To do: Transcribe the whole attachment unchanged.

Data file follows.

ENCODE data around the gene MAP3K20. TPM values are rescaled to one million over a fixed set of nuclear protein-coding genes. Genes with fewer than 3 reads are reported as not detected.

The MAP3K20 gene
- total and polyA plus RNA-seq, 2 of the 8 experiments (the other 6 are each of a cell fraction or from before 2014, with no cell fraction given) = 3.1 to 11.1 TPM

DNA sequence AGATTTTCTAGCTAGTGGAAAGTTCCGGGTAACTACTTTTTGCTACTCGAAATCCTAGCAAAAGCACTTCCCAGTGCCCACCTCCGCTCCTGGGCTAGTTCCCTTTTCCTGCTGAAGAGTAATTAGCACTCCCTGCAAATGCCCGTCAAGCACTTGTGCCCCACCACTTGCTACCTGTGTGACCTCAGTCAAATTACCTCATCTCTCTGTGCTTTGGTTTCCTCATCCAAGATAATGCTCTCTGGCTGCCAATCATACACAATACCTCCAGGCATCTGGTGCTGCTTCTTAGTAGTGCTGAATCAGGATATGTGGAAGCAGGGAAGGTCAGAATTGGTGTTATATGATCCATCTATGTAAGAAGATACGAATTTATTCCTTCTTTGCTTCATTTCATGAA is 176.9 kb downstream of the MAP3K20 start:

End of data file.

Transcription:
ENCODE data around the gene MAP3K20. TPM values are rescaled to one million over a fixed set of nuclear protein-coding genes. Genes with fewer than 3 reads are reported as not detected.

The MAP3K20 gene
- total and polyA plus RNA-seq, 2 of the 8 experiments (the other 6 are each of a cell fraction or from before 2014, with no cell fraction given) = 3.1 to 11.1 TPM

DNA sequence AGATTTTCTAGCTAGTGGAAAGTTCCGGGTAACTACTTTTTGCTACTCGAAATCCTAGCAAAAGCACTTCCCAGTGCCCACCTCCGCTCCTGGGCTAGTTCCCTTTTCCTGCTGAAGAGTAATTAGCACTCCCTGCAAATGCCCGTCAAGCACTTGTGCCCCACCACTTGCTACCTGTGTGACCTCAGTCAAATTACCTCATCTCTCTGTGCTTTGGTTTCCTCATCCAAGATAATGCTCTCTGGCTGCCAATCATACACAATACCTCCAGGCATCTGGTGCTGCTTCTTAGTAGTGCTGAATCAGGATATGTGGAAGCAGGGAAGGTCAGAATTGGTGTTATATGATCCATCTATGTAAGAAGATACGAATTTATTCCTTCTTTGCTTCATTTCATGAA is 176.9 kb downstream of the MAP3K20 start: